Here’s what we love about dynamic microphones:
- They can handle cranked up volume levels without blowing the mic capsule.
- They’re great for vocals
- And personally, I love using them to record my snares
In this article, we’ll review the 8 best dynamic mics for sale today.
Ready? Let’s get started…
The 8 Best Dynamic Microphones ReviewedCheck Price
We’ve praised this mic in other reviews, and we’re about to do it again.
The rugged SM58 is a tremendous all-around dynamic microphone. It captures clean vocals without making them sound overly compressed.
The SM58 is a rugged microphone that will last just as long as you do. Provided you don’t put it under a ridiculous stress test, it’s a workhorse of a mic that will never let you down, even if you use it on instruments.
As far as dynamic mics go, the SM58 has proven its worth time and time again. It’s been used to record many legendary albums while also establishing itself just as a worthy stage mic.
The tonal characteristics of the SM58 are somewhat flat, so it doesn’t really emphasize one part of the tone. It does favor midrange slightly and there’s a slight roll-off from the higher frequencies.
Shure (pun intended), there are other dynamic mics out there that also do a good job with many sources – but the SM58 is an exceptional, trusted microphone that will last a lifetime.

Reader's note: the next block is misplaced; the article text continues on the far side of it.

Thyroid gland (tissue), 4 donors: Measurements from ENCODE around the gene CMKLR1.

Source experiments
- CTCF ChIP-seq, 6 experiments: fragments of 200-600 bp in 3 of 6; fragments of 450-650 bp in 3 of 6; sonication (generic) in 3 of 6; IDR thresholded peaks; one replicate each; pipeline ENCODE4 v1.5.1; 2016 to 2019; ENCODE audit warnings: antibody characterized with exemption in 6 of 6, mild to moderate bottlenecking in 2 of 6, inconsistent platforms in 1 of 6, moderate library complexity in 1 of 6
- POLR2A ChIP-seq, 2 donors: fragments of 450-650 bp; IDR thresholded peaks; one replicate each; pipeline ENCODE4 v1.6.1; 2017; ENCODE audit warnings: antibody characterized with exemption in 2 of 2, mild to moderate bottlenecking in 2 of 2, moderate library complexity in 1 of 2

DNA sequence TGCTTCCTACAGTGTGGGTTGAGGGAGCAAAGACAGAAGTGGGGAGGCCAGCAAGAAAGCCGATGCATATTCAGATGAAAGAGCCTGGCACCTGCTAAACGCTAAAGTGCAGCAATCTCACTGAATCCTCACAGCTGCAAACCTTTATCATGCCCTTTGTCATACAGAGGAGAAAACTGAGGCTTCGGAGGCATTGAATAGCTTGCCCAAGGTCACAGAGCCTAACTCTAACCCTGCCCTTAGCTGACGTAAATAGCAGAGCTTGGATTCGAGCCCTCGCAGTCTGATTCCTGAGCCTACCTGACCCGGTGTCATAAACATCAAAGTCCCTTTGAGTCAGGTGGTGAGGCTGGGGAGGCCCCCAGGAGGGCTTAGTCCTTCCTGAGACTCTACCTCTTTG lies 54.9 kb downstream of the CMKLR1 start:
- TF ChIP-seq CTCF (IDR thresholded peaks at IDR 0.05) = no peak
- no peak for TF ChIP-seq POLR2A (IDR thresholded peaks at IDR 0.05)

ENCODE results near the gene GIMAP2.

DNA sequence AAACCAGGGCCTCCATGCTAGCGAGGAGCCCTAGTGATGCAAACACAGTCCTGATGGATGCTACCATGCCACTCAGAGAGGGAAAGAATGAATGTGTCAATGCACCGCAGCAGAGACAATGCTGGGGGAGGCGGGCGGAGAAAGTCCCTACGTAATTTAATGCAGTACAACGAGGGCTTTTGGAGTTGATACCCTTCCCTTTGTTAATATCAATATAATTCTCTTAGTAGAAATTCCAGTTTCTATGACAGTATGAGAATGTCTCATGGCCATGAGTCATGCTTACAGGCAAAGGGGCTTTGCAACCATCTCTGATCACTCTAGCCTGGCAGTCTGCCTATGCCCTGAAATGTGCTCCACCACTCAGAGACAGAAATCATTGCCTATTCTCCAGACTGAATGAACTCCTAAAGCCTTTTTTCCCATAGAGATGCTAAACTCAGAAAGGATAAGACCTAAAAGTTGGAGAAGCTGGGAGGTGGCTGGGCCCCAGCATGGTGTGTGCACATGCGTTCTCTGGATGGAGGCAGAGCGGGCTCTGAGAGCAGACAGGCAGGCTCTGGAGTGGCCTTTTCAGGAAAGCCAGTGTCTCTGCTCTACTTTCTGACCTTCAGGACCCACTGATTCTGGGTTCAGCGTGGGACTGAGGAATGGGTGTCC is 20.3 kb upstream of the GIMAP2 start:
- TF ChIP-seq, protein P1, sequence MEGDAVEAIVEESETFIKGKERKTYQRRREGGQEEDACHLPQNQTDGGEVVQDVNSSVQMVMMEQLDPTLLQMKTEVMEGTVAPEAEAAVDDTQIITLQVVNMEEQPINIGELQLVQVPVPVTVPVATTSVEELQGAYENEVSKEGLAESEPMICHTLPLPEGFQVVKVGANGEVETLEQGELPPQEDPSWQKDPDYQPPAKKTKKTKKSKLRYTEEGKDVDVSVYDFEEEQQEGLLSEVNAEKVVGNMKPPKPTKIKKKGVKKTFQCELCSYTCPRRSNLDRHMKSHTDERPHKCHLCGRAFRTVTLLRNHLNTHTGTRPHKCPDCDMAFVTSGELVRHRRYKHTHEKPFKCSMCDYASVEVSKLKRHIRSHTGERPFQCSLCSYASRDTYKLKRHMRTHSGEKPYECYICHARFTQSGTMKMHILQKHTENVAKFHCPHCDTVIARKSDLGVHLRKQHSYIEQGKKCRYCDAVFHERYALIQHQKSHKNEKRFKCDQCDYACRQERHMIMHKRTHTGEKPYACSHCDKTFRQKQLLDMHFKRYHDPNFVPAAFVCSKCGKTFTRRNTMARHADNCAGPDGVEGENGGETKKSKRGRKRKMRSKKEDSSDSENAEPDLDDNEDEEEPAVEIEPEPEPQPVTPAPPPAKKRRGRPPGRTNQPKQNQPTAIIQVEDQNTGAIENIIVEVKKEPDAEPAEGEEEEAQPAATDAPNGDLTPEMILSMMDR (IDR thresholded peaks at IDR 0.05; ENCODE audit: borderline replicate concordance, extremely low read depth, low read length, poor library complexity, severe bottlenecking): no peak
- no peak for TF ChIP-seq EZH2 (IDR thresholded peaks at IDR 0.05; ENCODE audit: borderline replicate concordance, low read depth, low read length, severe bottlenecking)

- Good on many sources
- Lacks clear highs
Just like its bublier sibling, the SM57 is another widely popular mic that has captured the sounds of our favorite amps and produced some of the most memorable sounds.
This mis shares the same capsule as its brother, the SM58. The only difference between the two is the head cap and the 57’s thinner body. This allows you to place the mic extremely close to the source without the bottleneck of the 58’s mic cap.
The SM57 has been the number one choice for engineers around the world for amps, drums, and many other instruments. It’s still considered a world-class microphone today.
The tonal characteristics of the 57 are almost identical to the 58, so you can’t go wrong by picking any one of the two.
The SM57 costs about the same as the SM58 and is one the best affordable, dynamic mics on the market.
- Great with amps and drums
- Trusted by sound engineers all over the world
- Lacks clear highs
- Needs pop filter for vocals
It might seem like we’re sponsored by Shure at this point in the list. Sadly, we’re not getting that money – we just genuinely think this brand has the best products. Shure has been manufacturing mics since the 1930s and has been leading the dynamic mic sector for a long time.
The SM7B is yet another winner from Shure and is one of the leading mics on the market. It’s often used as a high-end podcast microphone or as an amp mic, and even more often as a studio vocal microphone.
With a frequency response of 50hz – 20000hz, the SM7B offers a dynamic sound at a friendly price. You won’t hear any hum or electrical noises with the SM7B either. Its internal shock mount also eliminates mechanical noise.